William Maxwell Shand the director of Kent-based security company Uniserve (GB) Limited, has been disqualified for six years for bad book-keeping and failure to pay tax. The disqualification follows an investigation by The Insolvency Service.
Mr Shand, 52, of Sheerness, Kent has given an undertaking to the Secretary of State for Business, Innovation and Skills, that he will not act as a director of a limited company from 31 December 2012.
Uniserve, which provided doormen to events and retailers, went into liquidation on 23 June 2009 owing at least 341,000 to creditors. Prior to this, Mr Shand had failed to keep proper records for the period from 1 December 2007 to 23 June 2009. During this time, withdrawals totalling 169,903 had been made from the companys bank account but with no record of where the money had gone.
Nor did the accounts show whether Uniserves debtors had paid the company the money they owed the company. These book debts had a recovery value of 86,273 but, without records, the liquidator was unable to track down these assets for the benefit of Uniserves creditors.
The lack of records meant HM Revenue and Customs (HMRC) had to conduct their own investigation to discover how much tax Uniserve owed. HMRCs investigators unearthed a total tax debt of 306,347. This included the sum of 246,486 from the company under-declaring its VAT liabilities for ten VAT quarters.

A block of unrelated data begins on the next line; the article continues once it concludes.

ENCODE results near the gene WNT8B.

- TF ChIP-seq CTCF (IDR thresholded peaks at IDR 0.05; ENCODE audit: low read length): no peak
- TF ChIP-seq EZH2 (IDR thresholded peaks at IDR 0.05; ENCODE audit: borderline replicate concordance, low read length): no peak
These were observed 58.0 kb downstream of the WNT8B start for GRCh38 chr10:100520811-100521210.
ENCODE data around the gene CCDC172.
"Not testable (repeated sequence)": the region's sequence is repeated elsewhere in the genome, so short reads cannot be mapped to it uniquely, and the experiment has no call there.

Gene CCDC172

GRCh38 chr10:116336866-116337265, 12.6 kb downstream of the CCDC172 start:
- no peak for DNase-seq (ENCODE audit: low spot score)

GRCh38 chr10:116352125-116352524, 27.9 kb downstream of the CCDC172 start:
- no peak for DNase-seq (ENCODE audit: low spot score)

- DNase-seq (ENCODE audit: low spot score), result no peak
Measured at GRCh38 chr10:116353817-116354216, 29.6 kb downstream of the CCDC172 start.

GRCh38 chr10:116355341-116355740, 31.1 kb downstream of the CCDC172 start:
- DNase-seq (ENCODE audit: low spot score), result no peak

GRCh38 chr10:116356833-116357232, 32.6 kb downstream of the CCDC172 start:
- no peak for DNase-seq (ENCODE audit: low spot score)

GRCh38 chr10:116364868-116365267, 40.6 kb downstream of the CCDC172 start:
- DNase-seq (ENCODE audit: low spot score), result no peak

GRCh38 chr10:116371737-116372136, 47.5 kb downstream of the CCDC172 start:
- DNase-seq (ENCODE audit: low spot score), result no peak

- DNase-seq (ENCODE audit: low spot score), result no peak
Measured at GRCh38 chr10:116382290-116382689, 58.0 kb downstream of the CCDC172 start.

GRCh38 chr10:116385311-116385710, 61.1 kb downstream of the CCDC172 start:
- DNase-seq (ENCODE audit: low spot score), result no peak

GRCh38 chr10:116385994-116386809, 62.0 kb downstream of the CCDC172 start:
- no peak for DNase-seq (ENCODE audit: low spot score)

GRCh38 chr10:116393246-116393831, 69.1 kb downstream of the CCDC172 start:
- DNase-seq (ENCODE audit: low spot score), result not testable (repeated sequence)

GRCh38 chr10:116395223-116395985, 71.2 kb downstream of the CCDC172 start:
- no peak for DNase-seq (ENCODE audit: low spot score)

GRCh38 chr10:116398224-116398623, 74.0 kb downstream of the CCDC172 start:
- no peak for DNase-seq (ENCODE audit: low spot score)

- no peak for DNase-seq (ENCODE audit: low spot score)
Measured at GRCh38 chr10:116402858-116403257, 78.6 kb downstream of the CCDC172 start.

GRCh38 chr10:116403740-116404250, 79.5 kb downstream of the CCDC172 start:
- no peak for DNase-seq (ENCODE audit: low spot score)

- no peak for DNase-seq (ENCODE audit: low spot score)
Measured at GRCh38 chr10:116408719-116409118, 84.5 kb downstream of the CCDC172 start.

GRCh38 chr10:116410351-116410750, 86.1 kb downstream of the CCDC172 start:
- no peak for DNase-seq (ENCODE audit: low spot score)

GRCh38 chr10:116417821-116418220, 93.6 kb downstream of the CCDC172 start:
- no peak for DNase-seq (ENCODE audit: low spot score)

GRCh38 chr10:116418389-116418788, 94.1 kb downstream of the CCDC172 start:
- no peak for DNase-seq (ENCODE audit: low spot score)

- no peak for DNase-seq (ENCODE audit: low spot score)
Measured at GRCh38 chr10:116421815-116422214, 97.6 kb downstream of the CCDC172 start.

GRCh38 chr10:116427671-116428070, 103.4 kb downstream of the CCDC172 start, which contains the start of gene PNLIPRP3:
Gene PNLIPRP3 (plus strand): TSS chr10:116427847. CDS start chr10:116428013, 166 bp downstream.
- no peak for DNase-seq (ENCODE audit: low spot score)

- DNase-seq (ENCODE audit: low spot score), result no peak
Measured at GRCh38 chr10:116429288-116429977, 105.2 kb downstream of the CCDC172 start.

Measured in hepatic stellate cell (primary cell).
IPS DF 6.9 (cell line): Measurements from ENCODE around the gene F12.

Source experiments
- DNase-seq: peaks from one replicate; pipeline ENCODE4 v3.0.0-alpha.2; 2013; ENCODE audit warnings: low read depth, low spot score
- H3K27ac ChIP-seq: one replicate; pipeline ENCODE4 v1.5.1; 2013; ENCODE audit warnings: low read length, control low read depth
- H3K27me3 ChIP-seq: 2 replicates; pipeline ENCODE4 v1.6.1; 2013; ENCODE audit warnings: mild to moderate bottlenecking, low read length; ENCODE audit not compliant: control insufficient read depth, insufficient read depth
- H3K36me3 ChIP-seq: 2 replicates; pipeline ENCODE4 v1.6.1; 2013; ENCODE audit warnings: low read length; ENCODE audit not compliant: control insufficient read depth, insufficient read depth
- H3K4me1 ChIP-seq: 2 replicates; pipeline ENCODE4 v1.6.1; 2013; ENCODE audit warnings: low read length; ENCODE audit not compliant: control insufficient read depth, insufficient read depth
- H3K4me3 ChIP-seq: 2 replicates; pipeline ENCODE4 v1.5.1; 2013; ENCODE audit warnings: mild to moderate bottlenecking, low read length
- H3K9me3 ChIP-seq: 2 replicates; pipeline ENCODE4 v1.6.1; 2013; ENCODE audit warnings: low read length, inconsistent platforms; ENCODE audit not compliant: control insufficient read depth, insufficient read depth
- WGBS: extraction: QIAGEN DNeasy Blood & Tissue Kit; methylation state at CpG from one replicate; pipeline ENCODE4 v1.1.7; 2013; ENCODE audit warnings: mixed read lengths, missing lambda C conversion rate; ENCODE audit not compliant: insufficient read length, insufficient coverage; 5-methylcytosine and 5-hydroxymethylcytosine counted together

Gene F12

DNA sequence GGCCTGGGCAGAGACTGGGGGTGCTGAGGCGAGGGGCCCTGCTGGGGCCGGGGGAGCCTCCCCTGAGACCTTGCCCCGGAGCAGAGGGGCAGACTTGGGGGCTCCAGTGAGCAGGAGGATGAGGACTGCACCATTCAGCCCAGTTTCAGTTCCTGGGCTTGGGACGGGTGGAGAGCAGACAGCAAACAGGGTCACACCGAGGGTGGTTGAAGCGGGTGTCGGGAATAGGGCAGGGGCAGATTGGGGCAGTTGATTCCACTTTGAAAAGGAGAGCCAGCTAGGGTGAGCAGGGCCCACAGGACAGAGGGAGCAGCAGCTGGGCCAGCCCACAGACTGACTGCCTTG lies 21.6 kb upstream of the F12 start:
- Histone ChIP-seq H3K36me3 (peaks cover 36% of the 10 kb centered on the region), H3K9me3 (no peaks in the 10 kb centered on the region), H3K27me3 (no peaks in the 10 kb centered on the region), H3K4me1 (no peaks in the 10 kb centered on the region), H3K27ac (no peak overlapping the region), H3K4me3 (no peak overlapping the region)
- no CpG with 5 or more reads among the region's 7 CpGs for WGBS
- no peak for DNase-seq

Commenting on the disqualification, Mark Bruce, a Chief Examiner at The Insolvency Service said:
Directors who seek an unfair advantage by not paying tax are damaging commercial confidence and harming the UKs reputation as a place to do business.
Furthermore, directors have a crucial responsibility to maintain proper financial records, especially when a company is experiencing financial difficulties.
This investigation uncovered very significant assets and expenses that could not be explained adequately to the liquidator and so prevented him from doing his job properly.
Other directors tempted to follow this path should remember that if they run a business in a way that is detrimental to either its customers or its creditors they will lose the protection afforded by limited liability. The Insolvency Service will investigate them and seek to remove them from the business environment.